Whenever you read another article on introverts, HSPs, INFJs or INFPs, the same story always comes up. It seems that every single one of us struggled with being called “too sensitive.” I can relate because this happened to me too. But what I find missing from these articles is an in-depth explanation of what that really means.
When someone says they were called “too sensitive” by family and friends it brings to mind someone who gets teary-eyed at sad commercials or takes routine teasing too seriously. This is not what I mean at all when I say I’ve always struggled with being “too sensitive.”
Maybe I should introduce myself first and make things clear:
Hi, I’m Lauren Sapala, and I’m an empath.
For writers, there are two proven harmful effects of engaging in too much social media. (And let me say first that I’m guilty of overindulgence myself—it’s easy to start out with the intention of quickly checking Facebook and Twitter and then get sucked into a black hole and come out dazed and woozy on the other side.) But if you can keep these two harmful things in mind before you even go in, your chances of coming out unscathed are much better.
Today’s guest post is from Ryan Lanz, an avid blogger and author of The Idea Factory: 1,000 Story Ideas and Writing Prompts to Find Your Next Bestseller. For more on Ryan and his work you can check out his blog or find him on Twitter, Facebook, and Tumblr.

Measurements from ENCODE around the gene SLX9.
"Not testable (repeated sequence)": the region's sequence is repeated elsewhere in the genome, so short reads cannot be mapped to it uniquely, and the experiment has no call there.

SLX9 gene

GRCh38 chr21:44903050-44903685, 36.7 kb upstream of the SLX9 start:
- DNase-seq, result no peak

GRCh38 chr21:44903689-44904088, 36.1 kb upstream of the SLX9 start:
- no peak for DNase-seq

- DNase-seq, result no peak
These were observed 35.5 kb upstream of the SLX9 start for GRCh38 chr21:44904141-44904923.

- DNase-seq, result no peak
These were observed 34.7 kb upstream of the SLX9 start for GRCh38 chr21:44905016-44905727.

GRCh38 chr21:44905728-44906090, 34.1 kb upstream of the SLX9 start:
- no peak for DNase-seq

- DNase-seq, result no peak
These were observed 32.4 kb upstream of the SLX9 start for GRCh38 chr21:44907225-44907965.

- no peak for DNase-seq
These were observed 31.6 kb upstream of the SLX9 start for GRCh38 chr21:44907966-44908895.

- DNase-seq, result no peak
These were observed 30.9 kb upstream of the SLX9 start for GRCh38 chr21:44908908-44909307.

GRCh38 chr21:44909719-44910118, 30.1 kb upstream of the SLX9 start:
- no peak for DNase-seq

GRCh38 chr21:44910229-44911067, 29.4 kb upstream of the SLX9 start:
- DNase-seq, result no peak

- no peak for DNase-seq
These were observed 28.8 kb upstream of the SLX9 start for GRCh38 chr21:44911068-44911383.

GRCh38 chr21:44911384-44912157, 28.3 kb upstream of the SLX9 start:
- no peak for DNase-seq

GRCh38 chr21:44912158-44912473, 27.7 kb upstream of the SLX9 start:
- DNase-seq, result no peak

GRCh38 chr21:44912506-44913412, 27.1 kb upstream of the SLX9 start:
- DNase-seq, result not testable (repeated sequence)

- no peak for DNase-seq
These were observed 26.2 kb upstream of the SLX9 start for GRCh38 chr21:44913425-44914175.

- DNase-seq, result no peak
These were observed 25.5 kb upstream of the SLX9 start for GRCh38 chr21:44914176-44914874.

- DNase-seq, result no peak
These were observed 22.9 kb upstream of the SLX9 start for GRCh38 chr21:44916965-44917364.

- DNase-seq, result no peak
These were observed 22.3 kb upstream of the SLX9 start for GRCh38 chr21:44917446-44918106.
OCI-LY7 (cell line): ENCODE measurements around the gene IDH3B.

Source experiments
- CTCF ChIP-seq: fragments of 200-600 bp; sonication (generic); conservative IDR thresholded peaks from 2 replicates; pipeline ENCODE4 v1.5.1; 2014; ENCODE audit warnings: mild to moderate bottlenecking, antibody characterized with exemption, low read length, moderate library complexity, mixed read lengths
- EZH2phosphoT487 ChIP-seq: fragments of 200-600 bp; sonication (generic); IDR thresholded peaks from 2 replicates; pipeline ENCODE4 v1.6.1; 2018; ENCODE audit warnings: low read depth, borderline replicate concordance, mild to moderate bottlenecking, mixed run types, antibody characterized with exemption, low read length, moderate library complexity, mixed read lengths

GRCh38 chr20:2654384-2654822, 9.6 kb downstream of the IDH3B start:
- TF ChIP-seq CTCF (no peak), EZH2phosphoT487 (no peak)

Writers use dialogue tags constantly. In fact, we use them so often that readers all but gloss over them. They should be invisible. However, there are ways to misuse them and make them stand out.
In an effort to avoid that, let’s take a closer look at dialogue tags. Toward the end of “Tag Travesties” is something I sorely wish someone had told me before I started writing.
In all of my work with INFJs, INFPs, and Highly Sensitive People—all of who are also writers and artists and empaths—I run up against the same creative block again and again. It’s the problem that won’t go away for us. The thing that haunts us at every turn. It is arguably the most destructive and self-sabotaging limiting belief in the whole grand universe of limiting beliefs.
For the longest time I had major problems doing revisions on my writing. It seemed so easy for everyone else. Why was it so hard for me? Of course, I also had trouble writing. I hardly ever experienced that state of “effortless flow” everyone talked about, in which the words just magically spewed out of me down onto the page. For years—a lot of years—I felt like something was wrong with me. I felt like I was a failure as a writer.
Then, I discovered something.